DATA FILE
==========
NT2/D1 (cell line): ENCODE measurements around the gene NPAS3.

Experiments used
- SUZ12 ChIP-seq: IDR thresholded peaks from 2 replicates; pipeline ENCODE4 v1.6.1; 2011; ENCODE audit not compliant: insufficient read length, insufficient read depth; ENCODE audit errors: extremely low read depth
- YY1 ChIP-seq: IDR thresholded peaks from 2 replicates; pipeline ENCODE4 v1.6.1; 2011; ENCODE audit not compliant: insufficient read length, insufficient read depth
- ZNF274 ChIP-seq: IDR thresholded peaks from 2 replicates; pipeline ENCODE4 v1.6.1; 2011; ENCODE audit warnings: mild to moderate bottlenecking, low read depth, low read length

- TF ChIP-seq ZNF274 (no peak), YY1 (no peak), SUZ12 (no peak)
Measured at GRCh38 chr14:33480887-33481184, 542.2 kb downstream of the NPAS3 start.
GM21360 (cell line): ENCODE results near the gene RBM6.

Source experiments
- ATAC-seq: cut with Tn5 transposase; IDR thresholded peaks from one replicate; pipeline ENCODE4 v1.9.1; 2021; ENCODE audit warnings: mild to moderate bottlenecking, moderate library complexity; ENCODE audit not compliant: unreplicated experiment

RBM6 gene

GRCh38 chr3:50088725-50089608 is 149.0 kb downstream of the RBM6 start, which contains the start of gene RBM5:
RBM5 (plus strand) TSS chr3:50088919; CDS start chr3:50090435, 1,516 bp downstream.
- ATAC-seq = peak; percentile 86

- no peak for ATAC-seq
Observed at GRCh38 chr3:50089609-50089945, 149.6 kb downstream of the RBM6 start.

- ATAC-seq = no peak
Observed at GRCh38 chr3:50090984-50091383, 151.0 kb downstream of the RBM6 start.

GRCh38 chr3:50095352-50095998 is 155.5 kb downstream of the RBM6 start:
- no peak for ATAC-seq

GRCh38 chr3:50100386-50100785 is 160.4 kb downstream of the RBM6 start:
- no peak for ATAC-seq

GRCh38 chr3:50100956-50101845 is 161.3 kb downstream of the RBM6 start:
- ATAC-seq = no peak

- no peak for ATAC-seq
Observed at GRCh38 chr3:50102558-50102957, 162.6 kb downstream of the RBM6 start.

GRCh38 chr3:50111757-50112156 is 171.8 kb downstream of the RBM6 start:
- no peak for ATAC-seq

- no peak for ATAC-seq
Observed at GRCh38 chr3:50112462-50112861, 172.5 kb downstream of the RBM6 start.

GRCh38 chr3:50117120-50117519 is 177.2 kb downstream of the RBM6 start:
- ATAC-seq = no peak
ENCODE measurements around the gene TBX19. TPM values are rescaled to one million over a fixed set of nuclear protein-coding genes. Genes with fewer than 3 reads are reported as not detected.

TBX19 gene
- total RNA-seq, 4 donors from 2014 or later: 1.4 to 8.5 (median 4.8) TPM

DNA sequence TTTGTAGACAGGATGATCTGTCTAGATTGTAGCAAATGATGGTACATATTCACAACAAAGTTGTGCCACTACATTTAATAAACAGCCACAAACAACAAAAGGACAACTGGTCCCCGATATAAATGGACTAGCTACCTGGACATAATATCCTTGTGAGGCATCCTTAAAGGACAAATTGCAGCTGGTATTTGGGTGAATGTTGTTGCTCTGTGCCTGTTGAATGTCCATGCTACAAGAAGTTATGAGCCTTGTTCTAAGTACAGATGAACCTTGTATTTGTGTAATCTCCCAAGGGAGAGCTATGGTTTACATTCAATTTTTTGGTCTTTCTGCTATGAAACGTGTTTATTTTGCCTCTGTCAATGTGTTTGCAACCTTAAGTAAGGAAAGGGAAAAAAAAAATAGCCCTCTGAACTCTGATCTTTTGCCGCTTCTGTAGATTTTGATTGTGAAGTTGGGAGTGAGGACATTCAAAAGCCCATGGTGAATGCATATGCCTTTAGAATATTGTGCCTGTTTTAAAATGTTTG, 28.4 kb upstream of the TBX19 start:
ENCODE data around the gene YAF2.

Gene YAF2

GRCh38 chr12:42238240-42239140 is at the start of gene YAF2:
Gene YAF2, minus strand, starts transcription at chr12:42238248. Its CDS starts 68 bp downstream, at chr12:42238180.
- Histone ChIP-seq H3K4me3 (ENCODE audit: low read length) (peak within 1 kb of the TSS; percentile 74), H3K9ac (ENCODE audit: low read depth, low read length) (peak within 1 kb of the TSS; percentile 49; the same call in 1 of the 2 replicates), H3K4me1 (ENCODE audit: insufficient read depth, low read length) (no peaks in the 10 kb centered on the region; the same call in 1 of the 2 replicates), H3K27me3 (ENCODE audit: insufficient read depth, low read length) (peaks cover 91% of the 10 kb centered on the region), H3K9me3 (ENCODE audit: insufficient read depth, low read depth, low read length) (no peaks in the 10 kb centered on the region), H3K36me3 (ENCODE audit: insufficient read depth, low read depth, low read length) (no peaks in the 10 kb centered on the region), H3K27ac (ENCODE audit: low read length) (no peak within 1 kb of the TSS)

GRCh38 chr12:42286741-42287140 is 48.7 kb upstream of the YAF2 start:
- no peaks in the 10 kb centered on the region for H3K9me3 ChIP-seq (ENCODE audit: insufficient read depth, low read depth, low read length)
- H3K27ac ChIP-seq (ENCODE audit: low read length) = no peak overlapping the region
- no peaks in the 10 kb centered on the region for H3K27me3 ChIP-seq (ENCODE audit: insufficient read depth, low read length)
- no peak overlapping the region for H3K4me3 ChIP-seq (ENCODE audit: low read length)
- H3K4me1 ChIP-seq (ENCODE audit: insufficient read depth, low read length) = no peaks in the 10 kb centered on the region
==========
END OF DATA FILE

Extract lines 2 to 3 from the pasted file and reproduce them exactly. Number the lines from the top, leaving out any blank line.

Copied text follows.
Experiments used
- SUZ12 ChIP-seq: IDR thresholded peaks from 2 replicates; pipeline ENCODE4 v1.6.1; 2011; ENCODE audit not compliant: insufficient read length, insufficient read depth; ENCODE audit errors: extremely low read depth